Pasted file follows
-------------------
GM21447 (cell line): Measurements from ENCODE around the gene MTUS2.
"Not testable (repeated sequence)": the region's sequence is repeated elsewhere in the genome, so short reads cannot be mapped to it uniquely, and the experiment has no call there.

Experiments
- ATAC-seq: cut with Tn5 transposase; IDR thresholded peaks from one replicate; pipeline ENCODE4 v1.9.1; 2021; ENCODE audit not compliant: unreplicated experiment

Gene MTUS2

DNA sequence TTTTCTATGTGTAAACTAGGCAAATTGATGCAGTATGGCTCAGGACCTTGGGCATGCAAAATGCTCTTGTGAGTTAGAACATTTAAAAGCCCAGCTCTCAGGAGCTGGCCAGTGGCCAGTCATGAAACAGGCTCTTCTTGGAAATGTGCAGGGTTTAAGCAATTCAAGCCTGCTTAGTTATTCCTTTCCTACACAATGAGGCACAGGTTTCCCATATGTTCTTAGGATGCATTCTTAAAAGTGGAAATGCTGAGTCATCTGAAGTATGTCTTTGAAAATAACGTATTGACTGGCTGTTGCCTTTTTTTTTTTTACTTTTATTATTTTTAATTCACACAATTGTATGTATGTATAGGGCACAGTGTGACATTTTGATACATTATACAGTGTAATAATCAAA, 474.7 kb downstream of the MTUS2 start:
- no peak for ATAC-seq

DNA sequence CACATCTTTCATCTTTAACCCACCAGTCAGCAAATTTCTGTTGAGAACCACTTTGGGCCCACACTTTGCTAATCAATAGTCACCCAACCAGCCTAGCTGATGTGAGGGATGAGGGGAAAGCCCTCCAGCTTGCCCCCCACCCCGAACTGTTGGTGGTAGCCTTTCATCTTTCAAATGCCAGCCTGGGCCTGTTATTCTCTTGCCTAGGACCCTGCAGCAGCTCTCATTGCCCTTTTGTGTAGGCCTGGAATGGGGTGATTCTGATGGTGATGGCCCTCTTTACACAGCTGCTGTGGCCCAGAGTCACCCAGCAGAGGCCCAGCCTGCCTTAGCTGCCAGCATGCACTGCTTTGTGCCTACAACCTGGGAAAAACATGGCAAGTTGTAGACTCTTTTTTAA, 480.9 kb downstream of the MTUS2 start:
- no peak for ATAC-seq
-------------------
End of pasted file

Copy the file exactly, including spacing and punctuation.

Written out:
GM21447 (cell line): Measurements from ENCODE around the gene MTUS2.
"Not testable (repeated sequence)": the region's sequence is repeated elsewhere in the genome, so short reads cannot be mapped to it uniquely, and the experiment has no call there.

Experiments
- ATAC-seq: cut with Tn5 transposase; IDR thresholded peaks from one replicate; pipeline ENCODE4 v1.9.1; 2021; ENCODE audit not compliant: unreplicated experiment

Gene MTUS2

DNA sequence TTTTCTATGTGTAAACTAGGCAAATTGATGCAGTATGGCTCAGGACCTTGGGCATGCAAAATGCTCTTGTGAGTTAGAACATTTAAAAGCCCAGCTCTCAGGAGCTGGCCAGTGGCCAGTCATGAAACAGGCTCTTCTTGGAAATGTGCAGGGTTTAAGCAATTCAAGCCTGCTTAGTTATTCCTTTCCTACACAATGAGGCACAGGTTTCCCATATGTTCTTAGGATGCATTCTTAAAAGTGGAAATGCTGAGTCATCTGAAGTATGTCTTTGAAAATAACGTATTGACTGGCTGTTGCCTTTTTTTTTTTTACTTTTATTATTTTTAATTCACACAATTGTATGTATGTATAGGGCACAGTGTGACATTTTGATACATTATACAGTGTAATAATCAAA, 474.7 kb downstream of the MTUS2 start:
- no peak for ATAC-seq

DNA sequence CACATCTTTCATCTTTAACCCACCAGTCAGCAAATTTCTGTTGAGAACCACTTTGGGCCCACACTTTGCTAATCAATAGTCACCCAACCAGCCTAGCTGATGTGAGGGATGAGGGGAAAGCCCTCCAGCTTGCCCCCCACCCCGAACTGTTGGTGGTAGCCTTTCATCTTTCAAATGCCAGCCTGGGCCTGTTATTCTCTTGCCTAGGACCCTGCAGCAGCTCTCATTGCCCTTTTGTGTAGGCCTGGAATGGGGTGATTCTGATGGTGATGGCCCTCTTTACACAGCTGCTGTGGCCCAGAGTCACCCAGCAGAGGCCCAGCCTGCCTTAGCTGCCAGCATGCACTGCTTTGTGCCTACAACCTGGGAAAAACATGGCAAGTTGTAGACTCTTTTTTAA, 480.9 kb downstream of the MTUS2 start:
- no peak for ATAC-seq